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Sukkot, Hoshana Rabbah & Simchat Torah

Sukkot, Hoshana Rabbah & Simchat Torah

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Each person has something to offer. Each person has a talent or gift that can help another.
What is our responsibility toward the environment? To what lengths must we go to protect open spaces or endangered species? And are we at fault for natural disasters?
G‑d created many spiritual worlds filled with angels, who have a sophisticated understanding of spirituality. Beneath these spiritual worlds is the physical world, where we human beings exist. We have almost no awareness of G‑dliness at all, but we sustain all of the spiritual worlds with our mitzvahs.
How can I, a wife and mother of four, who works with many wonderful women and has many wonderful friends, thank G‑d, dare to say that at times, yes, I feel so, so alone?
Isn’t it strange for rabbis, leaders and learned men to make a spectacle of themselves? Is it not demeaning?
I’ve fallen into this trap one too many times. The I-am-invincible-and-can-do-everything trap. Every time I fall into it, I am reminded that I can’t do it alone. No one can!
Whether it’s hormones, lazy self-indulgence, childhood conditioning, or some toxic brew of the three, I have a gravitational pull toward seeing the cup as half empty.
No matter where the location, no matter what type of apartment we moved into, one thing stayed the same—the mezuzah we affixed to our door.
Sukkot
“This morning I put a sandwich and carrot sticks in your bag, so that you won’t be hungry. Do you know what I am going to put in now? Kisses! And hugs! And smiles! Lots and lots of them! When you begin to feel sad in school, then you just open up the bag a little bit and put your cheek on the hole, and kisses and hugs will fly at you!”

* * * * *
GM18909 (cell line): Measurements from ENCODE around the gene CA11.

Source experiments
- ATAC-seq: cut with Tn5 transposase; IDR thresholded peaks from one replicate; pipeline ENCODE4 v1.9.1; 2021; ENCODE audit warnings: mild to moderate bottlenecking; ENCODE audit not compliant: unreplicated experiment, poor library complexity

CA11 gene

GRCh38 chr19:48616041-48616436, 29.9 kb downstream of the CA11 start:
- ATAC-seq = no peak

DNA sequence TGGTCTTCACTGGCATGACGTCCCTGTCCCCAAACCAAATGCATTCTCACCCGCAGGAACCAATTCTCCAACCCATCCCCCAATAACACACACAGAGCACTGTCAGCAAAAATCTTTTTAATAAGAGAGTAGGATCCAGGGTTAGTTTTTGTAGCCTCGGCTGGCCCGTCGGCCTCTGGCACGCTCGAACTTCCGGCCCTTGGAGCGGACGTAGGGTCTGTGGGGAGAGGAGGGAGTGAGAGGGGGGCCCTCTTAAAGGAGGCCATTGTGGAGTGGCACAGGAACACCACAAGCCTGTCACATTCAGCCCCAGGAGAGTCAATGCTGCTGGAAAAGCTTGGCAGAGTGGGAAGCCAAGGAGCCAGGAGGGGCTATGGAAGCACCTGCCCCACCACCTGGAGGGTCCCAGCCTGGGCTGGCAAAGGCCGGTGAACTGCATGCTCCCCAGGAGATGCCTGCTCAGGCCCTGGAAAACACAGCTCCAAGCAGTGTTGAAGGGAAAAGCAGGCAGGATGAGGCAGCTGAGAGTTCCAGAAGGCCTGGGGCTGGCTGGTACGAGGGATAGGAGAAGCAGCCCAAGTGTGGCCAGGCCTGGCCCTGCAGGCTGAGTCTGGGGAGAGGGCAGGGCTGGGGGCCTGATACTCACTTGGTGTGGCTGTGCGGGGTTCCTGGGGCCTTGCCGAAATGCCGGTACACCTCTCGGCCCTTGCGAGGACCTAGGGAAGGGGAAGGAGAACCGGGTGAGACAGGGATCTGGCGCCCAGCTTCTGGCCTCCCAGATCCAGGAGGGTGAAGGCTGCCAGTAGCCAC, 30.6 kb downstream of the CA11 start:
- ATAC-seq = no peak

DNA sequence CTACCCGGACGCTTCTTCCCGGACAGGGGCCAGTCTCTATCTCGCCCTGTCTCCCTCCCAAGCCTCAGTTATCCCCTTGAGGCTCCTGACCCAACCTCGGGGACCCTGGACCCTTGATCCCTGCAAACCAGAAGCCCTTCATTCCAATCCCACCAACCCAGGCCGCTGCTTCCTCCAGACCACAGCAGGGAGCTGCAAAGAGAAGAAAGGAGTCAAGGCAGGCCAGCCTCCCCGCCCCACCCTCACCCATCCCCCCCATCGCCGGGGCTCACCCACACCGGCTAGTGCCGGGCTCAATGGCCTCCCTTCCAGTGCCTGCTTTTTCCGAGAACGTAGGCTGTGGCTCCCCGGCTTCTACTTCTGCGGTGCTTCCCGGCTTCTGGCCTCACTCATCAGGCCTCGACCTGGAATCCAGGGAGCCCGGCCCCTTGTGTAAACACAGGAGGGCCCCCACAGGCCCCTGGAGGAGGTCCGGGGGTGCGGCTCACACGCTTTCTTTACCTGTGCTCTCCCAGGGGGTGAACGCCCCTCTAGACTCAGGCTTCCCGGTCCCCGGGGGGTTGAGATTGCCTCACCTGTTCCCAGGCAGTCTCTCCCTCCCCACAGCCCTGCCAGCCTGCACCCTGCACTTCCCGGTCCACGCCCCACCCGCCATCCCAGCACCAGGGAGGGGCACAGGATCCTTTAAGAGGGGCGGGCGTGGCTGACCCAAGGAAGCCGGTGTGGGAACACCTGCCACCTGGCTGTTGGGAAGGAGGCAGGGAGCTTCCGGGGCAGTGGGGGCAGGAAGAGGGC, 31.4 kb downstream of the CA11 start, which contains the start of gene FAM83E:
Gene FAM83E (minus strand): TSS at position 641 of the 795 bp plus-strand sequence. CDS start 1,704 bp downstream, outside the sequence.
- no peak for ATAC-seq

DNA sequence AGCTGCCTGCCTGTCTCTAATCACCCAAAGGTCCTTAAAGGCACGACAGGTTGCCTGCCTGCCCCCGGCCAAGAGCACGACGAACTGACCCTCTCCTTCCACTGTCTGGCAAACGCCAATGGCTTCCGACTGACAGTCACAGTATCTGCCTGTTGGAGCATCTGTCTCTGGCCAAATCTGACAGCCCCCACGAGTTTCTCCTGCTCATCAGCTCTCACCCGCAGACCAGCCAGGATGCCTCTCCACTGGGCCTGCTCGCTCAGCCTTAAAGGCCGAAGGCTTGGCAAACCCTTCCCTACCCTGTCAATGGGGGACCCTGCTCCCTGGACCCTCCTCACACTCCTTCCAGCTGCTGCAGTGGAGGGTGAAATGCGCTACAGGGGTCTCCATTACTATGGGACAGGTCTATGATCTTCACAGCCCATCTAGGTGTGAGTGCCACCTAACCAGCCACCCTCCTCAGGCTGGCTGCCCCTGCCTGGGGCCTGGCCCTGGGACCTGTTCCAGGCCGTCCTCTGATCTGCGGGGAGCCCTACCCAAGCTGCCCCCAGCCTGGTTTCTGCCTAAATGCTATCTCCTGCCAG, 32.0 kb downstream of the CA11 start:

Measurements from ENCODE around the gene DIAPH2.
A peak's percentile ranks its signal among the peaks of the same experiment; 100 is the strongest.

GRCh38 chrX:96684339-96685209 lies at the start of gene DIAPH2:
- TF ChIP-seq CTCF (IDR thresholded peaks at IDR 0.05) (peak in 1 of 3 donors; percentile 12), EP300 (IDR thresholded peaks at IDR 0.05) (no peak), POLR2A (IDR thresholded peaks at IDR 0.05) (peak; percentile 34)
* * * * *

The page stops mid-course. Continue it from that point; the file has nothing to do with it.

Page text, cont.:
Sukkot
The purpose of life is to end up where we began. The final destination of the soul is firmly rooted in its inception—the spark of G‑d preceding the cosmic descent into the physical world, the essential self achieved when the potential meets the actual . . .
Sukkot and My Baby Boy
And there I am, perched on the edge of birth and death, merged into each other. How can it be? I am terrified. I am so far from my potential. How often have I devoted my life to the mundane details of the day? And now here I am. About to be judged. And I have no merits. No evidence. What do I have?
The Simplicity of Hoshana Rabbah
The tree gives no fruit and the leaves give off no fragrance. Yet it is precisely in that “blandness” of being that we recognize the presence of something beyond. The willow’s minimalism is indicative of the inner point of the Jewish soul which is indivisible and thus empty of discernable distinctive qualities…
For maximum effect, you need to deal with your 'challenge' from all sides. You need to focus the setting, gather your energy beforehand and then dispense it evenly and deliberately. A sudden spill of forceful energy in one area will never equate to careful attention to all details...
I naturally connected to the concept of transience, the devitalization of the material. It fitted in with my psyche neatly: I was the girl who never noticed the fashion, who never visited the malls. I was the girl who meditated instead of watching Dallas on TV...
She motioned me to sit on a bench next to the table covered by a white cloth. And then she sat down next to her husband who stood at the head of the table. Here was all of their furniture—two benches, a table, and the mattresses stacked up against the wall of the succah...
Lessons on Sukkot From Inside a Bomb Shelter
My most potent Sukkot memory didn't happen on Sukkot at all, but it has all of the important Sukkot ingredients: unity, protection, joy, and faith...
Finding Beauty in Our Differences
We tied everything with thick twine, and we watched the stars through the green branches, smelled figs and roses through the thin walls...